It does pay off to put in time preparing for a trip like this, and as a result, everything went smoothly and exceeded our expectations!
First, we booked our cruise with American Cruise Lines, initially by clicking their Web site: http://www.americancruiselines.com/, to choose destination and cruising time. We then called their toll free number: 1-800-814-6880, to negotiate the time and any discounts available off the cruise price. We booked one of the cheapest staterooms in the 100 series, and managed a $200 per person discount for booking five months or more in advance.
Second, we booked our flights so we were able to spend an extra few days before and after the cruise. The Kayak price comparison site, http://www.kayak.com/, indicated that Delta Air had the cheapest flights from San Diego to Providence, so we made our reservations directly with Delta online. Note: flights offered by Southwest Air, which were not listed on the Kayak site, were more expensive than Delta’s at that time.
Third, we decided to stay at the Comfort Inn at T. F. Green Airport, because: a) its convenient location near the airport; b) its complimentary (after a fashion-see Day 1 posting for an explanation) shuttle that took us to the American Cruise Line pier in Providence Harbor (Note: A glitch occurred on the return (see Day 8 Posting); c) its reasonable rates for Seniors and American Cruise Lines passengers (see Day 1 Posting); and d) its substantial complementary breakfasts. Other amenities: a public computer in the lobby, with a printer (free copies), especially handy for printing our boarding passes for our return flight; and a free newspaper delivered to the room.
Independent Travel Days:
We scheduled independent travel days before and after the cruise, to enjoy the considerable charms of Providence, and allow for the possibility of excursions into the countryside.
A major decision was to depend on the public transit system to get around, to avoid the hassles and expense of a car rental. RIPTA, the Rhode Island Public Transit Authority was the perfect solution. Their Web site was excellent for navigating for routing maps and detailed schedules in advance. We used Google Maps, to pinpoint the nearest bus stops; there was one within a 5-minute walk of our hotel in front of Bertucci’s Brick Oven Restaurant. Double-clicking the bus stop symbol produces a window identifying the bus line (Route 20), and even providing the time of arrival of the next two buses!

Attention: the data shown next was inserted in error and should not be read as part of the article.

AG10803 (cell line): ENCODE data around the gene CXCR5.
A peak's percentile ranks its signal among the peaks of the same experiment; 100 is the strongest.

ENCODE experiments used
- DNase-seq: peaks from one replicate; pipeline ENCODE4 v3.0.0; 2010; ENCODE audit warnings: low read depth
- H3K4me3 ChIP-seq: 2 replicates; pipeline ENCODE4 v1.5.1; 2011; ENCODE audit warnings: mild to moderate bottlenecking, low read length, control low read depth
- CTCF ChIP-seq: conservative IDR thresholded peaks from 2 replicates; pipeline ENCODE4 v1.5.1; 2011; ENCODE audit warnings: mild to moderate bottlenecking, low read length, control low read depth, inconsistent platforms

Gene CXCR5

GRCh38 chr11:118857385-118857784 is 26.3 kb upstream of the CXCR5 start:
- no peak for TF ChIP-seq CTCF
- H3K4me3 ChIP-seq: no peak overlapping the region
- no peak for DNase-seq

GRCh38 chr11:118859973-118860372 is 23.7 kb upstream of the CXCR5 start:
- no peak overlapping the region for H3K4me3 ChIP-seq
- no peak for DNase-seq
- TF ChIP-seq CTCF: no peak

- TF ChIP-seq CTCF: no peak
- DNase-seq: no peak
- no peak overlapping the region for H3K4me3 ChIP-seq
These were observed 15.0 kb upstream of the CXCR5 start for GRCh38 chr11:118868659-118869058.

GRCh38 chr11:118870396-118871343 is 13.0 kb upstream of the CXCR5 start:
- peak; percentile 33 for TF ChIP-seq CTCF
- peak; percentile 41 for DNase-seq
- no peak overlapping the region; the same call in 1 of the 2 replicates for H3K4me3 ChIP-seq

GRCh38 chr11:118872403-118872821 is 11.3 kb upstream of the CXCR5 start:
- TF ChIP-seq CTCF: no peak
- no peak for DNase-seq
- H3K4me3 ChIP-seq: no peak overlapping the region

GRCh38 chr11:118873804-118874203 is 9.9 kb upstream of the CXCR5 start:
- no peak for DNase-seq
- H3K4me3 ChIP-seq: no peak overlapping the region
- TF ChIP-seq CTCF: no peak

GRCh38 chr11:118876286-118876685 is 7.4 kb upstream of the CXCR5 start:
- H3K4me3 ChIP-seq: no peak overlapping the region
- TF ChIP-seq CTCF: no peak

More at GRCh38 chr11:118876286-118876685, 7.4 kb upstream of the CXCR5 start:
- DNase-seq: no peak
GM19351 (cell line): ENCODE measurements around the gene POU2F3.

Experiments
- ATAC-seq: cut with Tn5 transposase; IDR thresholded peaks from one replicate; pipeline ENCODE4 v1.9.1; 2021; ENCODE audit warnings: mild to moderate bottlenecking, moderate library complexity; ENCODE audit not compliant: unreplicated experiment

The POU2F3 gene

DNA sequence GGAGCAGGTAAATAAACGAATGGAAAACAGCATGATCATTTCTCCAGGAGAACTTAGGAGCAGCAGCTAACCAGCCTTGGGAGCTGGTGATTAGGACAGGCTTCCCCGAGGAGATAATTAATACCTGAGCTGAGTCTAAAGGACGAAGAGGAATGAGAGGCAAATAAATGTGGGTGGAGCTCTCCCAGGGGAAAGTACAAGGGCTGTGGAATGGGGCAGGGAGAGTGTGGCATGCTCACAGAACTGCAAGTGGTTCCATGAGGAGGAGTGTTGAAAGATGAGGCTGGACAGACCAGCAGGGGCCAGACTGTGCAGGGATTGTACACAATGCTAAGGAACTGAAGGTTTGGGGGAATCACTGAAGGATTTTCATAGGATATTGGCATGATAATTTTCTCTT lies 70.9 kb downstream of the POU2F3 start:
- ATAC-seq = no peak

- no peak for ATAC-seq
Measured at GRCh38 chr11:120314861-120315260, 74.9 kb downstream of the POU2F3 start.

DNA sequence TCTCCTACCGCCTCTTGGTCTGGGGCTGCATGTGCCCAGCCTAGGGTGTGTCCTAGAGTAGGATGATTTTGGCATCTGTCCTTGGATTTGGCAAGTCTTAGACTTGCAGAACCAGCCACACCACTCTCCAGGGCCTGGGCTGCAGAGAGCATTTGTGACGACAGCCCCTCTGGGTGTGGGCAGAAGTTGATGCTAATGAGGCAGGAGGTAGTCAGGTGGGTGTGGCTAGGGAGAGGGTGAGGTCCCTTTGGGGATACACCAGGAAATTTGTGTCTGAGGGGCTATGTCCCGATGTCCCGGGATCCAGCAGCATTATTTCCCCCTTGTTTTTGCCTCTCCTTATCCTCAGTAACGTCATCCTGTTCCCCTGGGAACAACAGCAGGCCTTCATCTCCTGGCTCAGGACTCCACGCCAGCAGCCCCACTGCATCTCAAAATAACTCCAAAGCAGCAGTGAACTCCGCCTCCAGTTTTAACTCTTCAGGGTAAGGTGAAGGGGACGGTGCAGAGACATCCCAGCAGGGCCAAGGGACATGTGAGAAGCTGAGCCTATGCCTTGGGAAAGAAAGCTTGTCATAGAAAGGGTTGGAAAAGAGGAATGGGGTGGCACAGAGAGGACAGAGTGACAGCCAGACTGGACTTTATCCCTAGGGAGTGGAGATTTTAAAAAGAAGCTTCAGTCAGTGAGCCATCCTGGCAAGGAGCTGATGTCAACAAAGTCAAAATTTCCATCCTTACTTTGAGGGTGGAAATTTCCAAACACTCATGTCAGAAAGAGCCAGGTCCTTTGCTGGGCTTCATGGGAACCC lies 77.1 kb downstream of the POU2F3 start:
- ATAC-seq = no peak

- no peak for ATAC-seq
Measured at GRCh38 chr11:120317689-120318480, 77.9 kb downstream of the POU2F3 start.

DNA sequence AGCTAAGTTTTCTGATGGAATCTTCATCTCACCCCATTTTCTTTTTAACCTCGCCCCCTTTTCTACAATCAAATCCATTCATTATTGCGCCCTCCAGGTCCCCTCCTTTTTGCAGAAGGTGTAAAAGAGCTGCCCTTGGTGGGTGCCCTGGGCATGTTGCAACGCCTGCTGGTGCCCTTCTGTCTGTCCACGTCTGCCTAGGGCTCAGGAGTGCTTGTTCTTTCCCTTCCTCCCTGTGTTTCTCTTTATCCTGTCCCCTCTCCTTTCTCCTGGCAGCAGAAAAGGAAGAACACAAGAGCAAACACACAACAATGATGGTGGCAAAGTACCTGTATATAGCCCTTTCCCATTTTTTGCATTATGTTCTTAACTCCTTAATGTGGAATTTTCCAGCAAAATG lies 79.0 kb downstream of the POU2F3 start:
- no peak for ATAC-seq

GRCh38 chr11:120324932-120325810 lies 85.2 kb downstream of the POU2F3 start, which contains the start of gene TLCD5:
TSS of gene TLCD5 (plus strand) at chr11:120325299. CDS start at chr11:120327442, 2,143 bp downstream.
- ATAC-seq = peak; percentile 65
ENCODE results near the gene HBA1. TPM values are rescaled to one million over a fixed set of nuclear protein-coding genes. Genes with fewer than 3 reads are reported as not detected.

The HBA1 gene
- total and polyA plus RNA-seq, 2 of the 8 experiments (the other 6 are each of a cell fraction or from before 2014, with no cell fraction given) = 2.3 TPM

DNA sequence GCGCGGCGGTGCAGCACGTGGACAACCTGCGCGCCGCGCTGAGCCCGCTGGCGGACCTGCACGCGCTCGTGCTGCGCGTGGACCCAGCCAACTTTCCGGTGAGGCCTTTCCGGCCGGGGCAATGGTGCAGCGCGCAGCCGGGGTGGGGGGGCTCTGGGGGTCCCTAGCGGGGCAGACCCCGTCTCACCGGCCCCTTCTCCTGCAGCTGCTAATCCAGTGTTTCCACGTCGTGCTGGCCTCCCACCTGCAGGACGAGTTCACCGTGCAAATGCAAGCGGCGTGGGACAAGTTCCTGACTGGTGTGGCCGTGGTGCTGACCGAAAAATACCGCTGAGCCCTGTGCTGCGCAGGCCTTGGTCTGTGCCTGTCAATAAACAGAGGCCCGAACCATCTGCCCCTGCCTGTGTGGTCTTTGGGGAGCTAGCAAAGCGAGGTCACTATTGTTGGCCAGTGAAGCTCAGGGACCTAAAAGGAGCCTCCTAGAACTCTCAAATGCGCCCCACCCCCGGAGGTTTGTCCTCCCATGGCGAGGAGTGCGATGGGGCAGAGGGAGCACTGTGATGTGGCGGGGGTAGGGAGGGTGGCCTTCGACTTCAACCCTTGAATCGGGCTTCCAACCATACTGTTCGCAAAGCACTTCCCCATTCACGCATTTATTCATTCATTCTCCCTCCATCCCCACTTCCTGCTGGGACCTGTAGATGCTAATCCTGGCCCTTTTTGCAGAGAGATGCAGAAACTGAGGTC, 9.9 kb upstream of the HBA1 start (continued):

We looked ahead to the attractions we planned to see. Most of the major museums and galleries had Web sites that gave us the most current information on visiting days and hours, admission charges, and details on current and future exhibits.
1. Travel light! We knew that the dress code for the cruise was “elegant casual”, so we were able to get by without too many kinds of clothing, accessories, etc. As a result, we were each able to pack everything into one piece of carryon luggage that would fit easily under the seat or overhead bin on an aircraft.
2. Book and monitor flights online. Also avail yourself of e-mail notification of flight schedule changes, and by all means, check in and print boarding passes online whenever possible. These measures save a lot of hassles associated with security, boarding procedures and baggage claims.
Tip-Meal Vouchers for Long Layovers: As is well-known, complimentary meals for coach passengers on many airlines, including Delta, are a thing of the past. One piece of advice given by a seatmate, who happened to be manager of an airport in Florida, suggested we approach Delta’s courtesy desk in Atlanta, and ask for meal vouchers, justified by the inconveniently long (four hour) layover. When we pointed out our flight schedules had changed due to Delta’s action, the courtesy official gave us each a $7 voucher, for use at any of the food vendors at the airport. This covered the cost of two subway sandwiches, which sated our hunger. We recommend trying this tactic when layovers exceed two hours in length.